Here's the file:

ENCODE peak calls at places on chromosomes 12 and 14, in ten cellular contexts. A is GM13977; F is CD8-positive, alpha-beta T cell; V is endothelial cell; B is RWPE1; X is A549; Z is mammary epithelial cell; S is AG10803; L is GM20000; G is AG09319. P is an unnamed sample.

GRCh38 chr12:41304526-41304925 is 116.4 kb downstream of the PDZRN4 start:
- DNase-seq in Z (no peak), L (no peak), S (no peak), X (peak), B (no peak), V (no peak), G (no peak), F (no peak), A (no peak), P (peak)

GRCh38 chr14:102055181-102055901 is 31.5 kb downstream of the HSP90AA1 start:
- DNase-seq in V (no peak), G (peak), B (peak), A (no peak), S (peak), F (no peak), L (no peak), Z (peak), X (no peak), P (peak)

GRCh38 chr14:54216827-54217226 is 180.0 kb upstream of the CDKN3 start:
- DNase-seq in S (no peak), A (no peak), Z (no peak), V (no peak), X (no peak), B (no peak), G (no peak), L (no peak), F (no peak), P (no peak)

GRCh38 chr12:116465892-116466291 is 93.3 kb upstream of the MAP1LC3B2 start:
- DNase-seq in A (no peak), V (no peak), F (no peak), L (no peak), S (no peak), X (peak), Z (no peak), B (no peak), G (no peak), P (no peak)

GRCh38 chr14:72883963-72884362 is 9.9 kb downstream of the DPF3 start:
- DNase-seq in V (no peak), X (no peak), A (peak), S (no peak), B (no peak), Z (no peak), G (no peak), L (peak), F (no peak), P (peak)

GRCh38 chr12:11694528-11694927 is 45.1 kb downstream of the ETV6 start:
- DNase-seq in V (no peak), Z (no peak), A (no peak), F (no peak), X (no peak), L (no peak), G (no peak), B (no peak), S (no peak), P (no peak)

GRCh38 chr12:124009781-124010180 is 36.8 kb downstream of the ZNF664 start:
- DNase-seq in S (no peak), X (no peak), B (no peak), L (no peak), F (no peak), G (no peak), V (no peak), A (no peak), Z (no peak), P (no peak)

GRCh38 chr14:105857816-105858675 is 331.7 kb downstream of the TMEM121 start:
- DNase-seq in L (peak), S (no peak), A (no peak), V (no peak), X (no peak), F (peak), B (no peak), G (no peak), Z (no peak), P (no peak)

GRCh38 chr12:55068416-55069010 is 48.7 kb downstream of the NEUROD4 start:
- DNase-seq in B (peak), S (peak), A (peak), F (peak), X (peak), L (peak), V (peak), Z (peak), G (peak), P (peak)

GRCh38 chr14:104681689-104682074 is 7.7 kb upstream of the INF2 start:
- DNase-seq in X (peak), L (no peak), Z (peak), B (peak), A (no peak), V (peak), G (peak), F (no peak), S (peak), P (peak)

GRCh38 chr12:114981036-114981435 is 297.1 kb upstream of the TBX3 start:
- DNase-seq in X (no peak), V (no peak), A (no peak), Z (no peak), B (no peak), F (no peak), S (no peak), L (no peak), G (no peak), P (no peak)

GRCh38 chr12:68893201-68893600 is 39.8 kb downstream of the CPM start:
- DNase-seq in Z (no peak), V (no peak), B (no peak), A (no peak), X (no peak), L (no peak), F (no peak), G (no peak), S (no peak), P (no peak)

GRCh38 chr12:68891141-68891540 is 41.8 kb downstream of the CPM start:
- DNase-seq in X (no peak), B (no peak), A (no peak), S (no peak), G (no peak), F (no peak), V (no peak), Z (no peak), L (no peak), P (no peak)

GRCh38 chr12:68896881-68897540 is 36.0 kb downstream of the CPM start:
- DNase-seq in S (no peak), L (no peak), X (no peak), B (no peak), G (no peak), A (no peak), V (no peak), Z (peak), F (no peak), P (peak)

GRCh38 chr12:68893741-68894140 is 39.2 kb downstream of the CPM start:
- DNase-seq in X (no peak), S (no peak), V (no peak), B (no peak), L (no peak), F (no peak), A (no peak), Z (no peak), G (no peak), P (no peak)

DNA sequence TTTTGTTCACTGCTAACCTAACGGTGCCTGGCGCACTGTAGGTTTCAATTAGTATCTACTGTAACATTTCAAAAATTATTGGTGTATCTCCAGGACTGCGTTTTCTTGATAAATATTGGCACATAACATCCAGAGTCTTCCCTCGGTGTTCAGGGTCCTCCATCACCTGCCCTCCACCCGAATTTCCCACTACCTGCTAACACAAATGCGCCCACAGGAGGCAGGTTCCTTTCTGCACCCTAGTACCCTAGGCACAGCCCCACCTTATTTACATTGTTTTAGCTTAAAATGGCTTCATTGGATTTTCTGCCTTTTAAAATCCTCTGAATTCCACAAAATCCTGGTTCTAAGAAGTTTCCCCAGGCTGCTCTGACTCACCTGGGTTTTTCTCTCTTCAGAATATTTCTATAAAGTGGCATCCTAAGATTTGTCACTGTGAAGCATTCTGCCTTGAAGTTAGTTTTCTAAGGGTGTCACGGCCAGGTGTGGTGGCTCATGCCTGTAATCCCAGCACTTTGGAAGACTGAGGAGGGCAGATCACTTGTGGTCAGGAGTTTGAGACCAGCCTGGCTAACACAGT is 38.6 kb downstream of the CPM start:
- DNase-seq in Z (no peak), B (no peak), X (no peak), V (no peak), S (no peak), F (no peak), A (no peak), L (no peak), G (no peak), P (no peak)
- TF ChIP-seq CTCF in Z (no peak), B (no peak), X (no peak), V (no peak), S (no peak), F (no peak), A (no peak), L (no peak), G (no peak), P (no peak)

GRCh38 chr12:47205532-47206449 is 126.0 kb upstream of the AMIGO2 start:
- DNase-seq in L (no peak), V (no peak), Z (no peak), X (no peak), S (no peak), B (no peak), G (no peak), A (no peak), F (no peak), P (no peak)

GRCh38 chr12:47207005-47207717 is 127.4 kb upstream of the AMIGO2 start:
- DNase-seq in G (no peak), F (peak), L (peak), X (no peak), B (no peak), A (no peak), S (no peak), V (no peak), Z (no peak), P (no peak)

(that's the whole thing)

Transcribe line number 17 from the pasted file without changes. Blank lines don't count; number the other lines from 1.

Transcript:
- DNase-seq in L (peak), S (no peak), A (no peak), V (no peak), X (no peak), F (peak), B (no peak), G (no peak), Z (no peak), P (no peak)